The simple bullock led cart, as per its namesake has—for a long time—been part and parcel of Sri Lankan life; it was the most convenient and preferred mode of transportation at a time when motor cars were scarce. An afternoon spent at Raman Maama’s workshop gave me an insight on the making of this vehicle of yesteryear.
Words Hansani Bandara Photographs Damith Wickramasinghe
One of my initial encounters with a bullock cart was when I read ‘Gamperaliya’, a celebrated composition of Sinhala literature. I remember so fondly imagining the blissful cart journey made by Piyal and Nanda along with their families, to the Paragoda Viharaya (temple) to offer Na (Ceylon Ironwood) flower offerings.
“All women of the group sat on the two benches that were fixed on to the rack of the decorated bullock cart. Men were to follow the cart on foot. The dim light from the two barn lanterns—one hung on the hood and other at the end of the rack from behind—barely faded the darkness dominating the surrounding,” Martin Wickramasinghe, ‘Gamperaliya’.
While such accounts reveal the inseparable connection between the bullock cart and Sri Lankan lifestyle of yesteryear, Raman Maama (uncle Raman) has led a life that has been closely knit to carts. His family has been the only cart maker in the Katana area for over 40 years.
The lively atmosphere of Raman Maama’s workshop made me all the more inquisitive to find out more about the birth and making of what was once the most preferred mode of transportation of the country.In one instance, the Maina Hama or the pair of bellows gave out hot fumes fiercely burning the metal bar, which bore each hammering made to mould it into shape. Then Raman Maama would slice a piece of wood to make another part. He explains that the first step in making a cart is selecting the proper types of wood. The commonly used are Domba, Gansooriya, Halmilla, Milla and Burutha (Satinwood).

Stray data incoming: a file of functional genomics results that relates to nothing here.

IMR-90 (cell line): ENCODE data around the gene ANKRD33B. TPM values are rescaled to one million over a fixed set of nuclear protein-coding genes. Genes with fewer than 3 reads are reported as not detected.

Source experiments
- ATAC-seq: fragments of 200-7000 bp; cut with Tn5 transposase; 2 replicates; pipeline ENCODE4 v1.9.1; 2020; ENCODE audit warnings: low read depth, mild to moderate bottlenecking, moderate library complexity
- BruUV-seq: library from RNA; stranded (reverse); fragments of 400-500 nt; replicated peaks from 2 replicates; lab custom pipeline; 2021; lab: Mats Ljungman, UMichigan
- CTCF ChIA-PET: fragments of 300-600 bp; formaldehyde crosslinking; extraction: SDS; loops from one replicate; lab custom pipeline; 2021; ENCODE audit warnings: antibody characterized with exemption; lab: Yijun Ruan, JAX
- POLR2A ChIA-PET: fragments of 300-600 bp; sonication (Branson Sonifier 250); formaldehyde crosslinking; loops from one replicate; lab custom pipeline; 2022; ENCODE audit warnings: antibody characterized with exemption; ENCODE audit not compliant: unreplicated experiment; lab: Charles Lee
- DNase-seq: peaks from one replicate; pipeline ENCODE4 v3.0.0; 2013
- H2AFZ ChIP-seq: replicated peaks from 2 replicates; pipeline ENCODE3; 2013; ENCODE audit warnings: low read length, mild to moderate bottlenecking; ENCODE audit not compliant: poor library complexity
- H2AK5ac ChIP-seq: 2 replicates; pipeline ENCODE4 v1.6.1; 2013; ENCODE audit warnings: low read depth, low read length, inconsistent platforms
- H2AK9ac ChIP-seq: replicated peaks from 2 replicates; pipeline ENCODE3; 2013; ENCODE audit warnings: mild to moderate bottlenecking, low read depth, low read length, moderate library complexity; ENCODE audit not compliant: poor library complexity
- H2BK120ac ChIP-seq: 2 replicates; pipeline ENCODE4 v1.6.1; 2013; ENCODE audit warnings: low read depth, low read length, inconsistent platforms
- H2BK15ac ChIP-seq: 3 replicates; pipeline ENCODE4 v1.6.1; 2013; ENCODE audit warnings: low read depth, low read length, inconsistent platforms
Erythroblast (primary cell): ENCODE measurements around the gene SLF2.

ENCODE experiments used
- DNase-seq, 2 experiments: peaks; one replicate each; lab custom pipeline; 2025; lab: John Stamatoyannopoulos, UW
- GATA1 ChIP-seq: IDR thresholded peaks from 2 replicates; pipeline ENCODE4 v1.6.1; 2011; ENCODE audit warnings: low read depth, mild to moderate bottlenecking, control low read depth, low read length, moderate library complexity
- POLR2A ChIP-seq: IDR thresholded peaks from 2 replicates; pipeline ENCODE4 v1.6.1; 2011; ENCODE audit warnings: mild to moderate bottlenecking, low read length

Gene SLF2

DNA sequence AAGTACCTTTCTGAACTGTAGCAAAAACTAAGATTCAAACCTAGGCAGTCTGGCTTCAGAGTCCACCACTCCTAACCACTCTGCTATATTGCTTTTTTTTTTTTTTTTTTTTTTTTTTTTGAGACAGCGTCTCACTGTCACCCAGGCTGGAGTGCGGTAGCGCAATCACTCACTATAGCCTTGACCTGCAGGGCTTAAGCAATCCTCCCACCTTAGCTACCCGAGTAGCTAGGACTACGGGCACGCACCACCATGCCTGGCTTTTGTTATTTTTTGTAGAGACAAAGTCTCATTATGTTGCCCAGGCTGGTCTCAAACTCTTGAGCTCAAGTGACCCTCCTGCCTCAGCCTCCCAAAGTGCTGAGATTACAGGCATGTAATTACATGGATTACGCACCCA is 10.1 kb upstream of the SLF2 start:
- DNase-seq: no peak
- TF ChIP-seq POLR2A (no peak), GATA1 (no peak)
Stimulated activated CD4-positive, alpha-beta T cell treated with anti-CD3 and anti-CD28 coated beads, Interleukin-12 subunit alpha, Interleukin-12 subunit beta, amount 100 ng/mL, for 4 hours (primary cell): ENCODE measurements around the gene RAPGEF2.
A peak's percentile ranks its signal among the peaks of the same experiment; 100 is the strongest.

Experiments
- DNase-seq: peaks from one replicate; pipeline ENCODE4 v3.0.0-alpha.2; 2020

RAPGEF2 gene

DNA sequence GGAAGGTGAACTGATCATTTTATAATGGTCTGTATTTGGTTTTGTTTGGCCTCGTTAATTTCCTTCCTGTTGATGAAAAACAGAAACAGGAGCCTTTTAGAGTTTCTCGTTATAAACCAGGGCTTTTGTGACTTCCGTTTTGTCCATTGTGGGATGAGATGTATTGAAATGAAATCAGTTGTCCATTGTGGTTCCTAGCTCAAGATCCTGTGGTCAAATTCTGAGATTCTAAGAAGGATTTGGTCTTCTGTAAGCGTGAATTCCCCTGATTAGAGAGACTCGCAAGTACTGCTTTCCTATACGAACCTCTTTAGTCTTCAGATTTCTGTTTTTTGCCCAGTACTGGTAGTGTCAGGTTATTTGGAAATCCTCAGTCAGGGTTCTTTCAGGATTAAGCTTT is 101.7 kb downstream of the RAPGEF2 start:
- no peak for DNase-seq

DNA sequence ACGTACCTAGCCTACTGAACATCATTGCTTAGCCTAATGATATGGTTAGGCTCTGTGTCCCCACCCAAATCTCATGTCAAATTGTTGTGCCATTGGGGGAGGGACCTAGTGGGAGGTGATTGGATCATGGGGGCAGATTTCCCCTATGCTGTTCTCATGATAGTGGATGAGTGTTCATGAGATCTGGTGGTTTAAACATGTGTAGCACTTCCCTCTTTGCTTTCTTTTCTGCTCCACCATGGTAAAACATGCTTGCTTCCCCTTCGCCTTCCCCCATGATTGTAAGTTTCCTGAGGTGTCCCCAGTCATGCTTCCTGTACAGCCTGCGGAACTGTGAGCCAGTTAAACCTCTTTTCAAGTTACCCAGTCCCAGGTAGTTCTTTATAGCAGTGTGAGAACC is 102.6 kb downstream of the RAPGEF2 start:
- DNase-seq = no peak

After selecting the wood, Raman Maama begins to make the ‘bone lee’ or the wooden beams that connect the yoke to the cart. Domba is used for this purpose. Then the rack of the cart is made out of Gansooriya. The rack is usually made to be six feet long and three feet wide, so that it is able to carry a fair amount of weight. As such the ‘bone leeya’ is made to a length of 12 feet.
Types of carts
Thirikkale is a single seater bullock cart, which was mainly used for racing
Typically used for the conveyance of heavy loads, the Barabage was also used for travelling
Then comes the toughest task, which is making the wheels. The shape of the wheel is made connecting six bent wooden planks or ‘wangu’ on to a frame made using twelve wooden spokes. According to rural diction, the wooden spokes of a cart wheel are called ‘garadi’. The hub of the wheel or ‘boas gediya’ is made using satinwood to facilitate the firm holding of the wheel to the axel. Made out of Halmilla and Milla, it is 45 inches in diameter. A metal strap is fixed around the wheel to be able to travel in harsh roads.
Once the rack, ‘bone leeya’ and the wheels are completed, they are then fixed together to complete the cart.
Giving an artistic touch to the typical wagon, he would then give the final touches with carvings that are done on the wheel and the rack. This is a trait he has mastered over the years and one that is unique to the carts made at Raman Maama’s workshop.
“The entire process takes about a month,” says Raman Maama, adding that now there is an increased demand for bullock carts since many people are fond of keeping them as decorative pieces.
The bullock cart took me down memory lane, to the simplicity of country living and the times of yesteryear, where the pace of life was slow and charming. It was a revisit to the past or better yet, a hope for the future.